Today, Charlton drives a brand new state-of-the-art 250 HP, 33,000 pound, 16-cubic yard compactor truck, with a six-speed automatic transmission and Leach compactor body with air brakes and features such as power adjustable mirrors, power-assisted can lift, back-up camera and an activation alarm to notify the driver to turn on the compactor.
Even with this new high-tech equipment, collecting garbage is not a clean business, and the crew has seen everything one can imagine might be found in the garbage of public parks. But what is the most unusual thing they have seen?
“You might find anything…I am going to tell you the truth, anything…,” said Charlton, pausing to consider the question. “Motor oil. Now… who could bring some motor oil to the Visitor Center?”
Will he stay on for another 48 years? “As long as I can walk,” said Charlton.
Beyond the trash collection, another role of the Capitol Grounds Maintenance Division is operating the heavy equipment. This includes equipment like the Bobcat Versi-handler 4X4 all wheel steer material handler capable of lifting 5,000 pounds 16 feet high; a Case Loader 521 DXT with clam bucket, 3-in-1 bucket and a set of forks (for handling materials), articulating steering; and A-300 Bobcat mini-loaders with multiple attachments, including snow blowers and a 36” auger for setting up the Capitol Christmas tree.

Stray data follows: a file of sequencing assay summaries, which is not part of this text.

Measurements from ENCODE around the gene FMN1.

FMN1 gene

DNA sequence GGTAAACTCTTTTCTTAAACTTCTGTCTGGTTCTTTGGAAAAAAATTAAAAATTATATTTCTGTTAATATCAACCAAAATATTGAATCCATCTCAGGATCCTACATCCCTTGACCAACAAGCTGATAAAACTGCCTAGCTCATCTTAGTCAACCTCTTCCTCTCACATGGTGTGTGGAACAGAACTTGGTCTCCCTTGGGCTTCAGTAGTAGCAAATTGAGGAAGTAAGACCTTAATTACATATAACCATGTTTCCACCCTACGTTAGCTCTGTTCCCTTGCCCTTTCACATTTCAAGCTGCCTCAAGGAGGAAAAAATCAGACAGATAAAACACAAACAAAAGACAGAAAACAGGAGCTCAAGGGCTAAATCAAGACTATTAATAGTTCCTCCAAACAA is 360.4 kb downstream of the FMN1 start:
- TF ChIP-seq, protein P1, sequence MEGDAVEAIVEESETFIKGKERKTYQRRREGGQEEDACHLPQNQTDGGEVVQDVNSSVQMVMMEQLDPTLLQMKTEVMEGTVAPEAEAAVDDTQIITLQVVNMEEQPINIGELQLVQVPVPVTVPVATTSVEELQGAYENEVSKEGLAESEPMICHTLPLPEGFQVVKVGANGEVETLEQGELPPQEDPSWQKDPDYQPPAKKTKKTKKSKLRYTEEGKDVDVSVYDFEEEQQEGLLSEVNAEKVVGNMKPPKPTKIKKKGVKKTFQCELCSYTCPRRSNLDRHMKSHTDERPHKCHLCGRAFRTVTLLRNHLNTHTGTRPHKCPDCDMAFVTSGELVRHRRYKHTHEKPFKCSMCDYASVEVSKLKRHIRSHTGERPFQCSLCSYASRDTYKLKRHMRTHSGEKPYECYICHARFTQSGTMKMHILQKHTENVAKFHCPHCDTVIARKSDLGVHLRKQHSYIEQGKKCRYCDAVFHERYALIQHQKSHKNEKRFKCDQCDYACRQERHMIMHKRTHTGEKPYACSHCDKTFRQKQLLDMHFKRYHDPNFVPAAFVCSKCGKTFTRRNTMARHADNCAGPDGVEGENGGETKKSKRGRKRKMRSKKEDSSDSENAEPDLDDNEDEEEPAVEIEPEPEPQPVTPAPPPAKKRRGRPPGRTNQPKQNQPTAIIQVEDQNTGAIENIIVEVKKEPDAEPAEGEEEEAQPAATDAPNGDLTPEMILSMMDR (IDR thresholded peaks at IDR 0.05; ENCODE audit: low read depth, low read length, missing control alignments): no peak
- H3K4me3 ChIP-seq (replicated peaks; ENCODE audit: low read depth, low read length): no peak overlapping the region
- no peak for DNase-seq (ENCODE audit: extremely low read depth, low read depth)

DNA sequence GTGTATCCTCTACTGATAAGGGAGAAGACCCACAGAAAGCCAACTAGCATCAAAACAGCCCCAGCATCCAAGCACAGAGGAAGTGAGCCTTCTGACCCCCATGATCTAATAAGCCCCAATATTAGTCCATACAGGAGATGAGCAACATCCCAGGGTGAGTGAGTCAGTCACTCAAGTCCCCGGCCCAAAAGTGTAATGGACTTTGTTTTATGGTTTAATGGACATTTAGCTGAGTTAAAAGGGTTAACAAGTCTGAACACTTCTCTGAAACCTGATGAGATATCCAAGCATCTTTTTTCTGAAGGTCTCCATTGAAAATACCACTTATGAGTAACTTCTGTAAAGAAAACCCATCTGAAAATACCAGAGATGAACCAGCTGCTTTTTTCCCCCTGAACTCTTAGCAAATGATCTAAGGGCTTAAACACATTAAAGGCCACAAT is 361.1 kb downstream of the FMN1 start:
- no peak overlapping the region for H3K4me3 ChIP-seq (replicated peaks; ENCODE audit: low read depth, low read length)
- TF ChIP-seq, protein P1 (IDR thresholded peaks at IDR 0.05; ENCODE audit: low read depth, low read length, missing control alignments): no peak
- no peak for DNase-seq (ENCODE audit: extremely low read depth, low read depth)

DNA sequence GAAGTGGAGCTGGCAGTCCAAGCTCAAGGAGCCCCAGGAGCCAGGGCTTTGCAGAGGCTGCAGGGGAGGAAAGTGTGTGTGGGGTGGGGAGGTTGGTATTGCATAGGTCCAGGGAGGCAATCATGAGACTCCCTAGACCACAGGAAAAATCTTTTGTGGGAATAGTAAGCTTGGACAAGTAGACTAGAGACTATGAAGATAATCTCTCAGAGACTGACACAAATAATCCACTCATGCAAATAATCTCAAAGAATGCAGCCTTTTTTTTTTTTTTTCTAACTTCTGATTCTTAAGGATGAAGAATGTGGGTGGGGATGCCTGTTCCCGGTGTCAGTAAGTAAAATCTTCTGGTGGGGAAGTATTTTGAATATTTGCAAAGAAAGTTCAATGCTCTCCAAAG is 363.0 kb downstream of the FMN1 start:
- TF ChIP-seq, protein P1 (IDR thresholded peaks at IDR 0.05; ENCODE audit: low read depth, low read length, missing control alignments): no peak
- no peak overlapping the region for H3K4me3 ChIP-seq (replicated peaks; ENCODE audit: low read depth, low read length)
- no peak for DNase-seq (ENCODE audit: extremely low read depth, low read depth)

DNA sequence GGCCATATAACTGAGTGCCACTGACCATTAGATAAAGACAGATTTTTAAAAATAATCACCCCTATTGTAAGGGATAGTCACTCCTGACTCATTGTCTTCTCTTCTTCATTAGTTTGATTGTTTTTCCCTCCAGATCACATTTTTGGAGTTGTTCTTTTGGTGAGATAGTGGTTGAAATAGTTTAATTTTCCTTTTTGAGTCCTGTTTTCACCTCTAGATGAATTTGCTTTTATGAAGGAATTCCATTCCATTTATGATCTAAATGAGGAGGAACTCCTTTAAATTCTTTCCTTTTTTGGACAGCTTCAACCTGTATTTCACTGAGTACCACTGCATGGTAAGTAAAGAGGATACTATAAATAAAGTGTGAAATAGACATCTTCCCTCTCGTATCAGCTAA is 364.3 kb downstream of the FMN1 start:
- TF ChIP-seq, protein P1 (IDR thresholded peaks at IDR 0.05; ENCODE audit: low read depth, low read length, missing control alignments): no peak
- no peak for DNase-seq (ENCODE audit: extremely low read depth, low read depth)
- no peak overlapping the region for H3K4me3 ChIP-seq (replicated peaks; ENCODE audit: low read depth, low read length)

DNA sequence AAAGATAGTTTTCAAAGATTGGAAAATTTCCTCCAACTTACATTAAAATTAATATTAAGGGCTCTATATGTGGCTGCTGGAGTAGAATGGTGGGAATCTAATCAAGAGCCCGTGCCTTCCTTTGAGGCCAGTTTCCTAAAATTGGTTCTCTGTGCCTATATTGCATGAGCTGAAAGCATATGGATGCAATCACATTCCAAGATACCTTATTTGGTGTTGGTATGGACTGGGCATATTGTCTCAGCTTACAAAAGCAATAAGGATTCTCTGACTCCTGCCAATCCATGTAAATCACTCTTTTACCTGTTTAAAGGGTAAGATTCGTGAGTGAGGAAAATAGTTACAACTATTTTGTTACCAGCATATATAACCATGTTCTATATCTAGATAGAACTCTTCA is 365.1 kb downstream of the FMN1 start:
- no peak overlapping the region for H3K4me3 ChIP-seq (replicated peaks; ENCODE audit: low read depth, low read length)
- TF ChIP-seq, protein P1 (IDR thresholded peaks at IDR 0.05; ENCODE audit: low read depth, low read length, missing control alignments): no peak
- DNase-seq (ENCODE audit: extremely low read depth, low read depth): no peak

They use this equipment for jobs such as installing fire hydrants and backflow preventers that include laying 8-inch pipe, 20 feet long, 20 feet below the surface around the Capitol Grounds that include a maze of wires, plumbing, and tunnels; some marked—some not—and some nearly 200 years old.
“There is plenty of stuff buried in the ground up here,” said Wayne.
Frank Long adds, “It is pretty neat. I remember working on the Senate side on the west front, digging down more than 20 feet and found a cobble stone roadway—still hard like they just laid it.”
Under the direction of Robert Somerville, AOC automotive shop foreman, five automotive mechanics repair and maintain the Capitol Grounds Division trucks and heavy equipment. The mechanics perform a 27-point road worthiness inspection for the AOC’s entire 130 vehicle fleet to ensure employees are safe.
The garage also literally fuels the AOC, operating a fuel station that supplies E85 to the AOC fleet and several other legislative branch organizations. E85 is the term for motor fuel that is a blend of 85 percent ethanol and just 15 percent gasoline. E85 is an alternative fuel that burns cleaner than gasoline and is completely renewable and domestically produced.
Outside the garage, the team is also responsible for more than eight lane miles of roads and 17 acres of parking lot. This includes snow removal where the team’s objective is to plow down to pavement within 24 hours of a snowfall. A job made difficult when two blizzards hit back-to-back in February of 2010 but they worked around the clock and cleared the Capitol.
Ultimately the hard work of the Maintenance Division of Capitol Grounds is manifested by what you don’t see—garbage is removed, water mains flow properly, and walks and paths are maintained year-round. 
The collective service of the Capitol Grounds Maintenance Division helps keep a functional and beautiful place for all who work on and visit the Capitol. 
As Wayne concludes, “We do whatever it takes to get the job done.”
—Matt Guilfoyle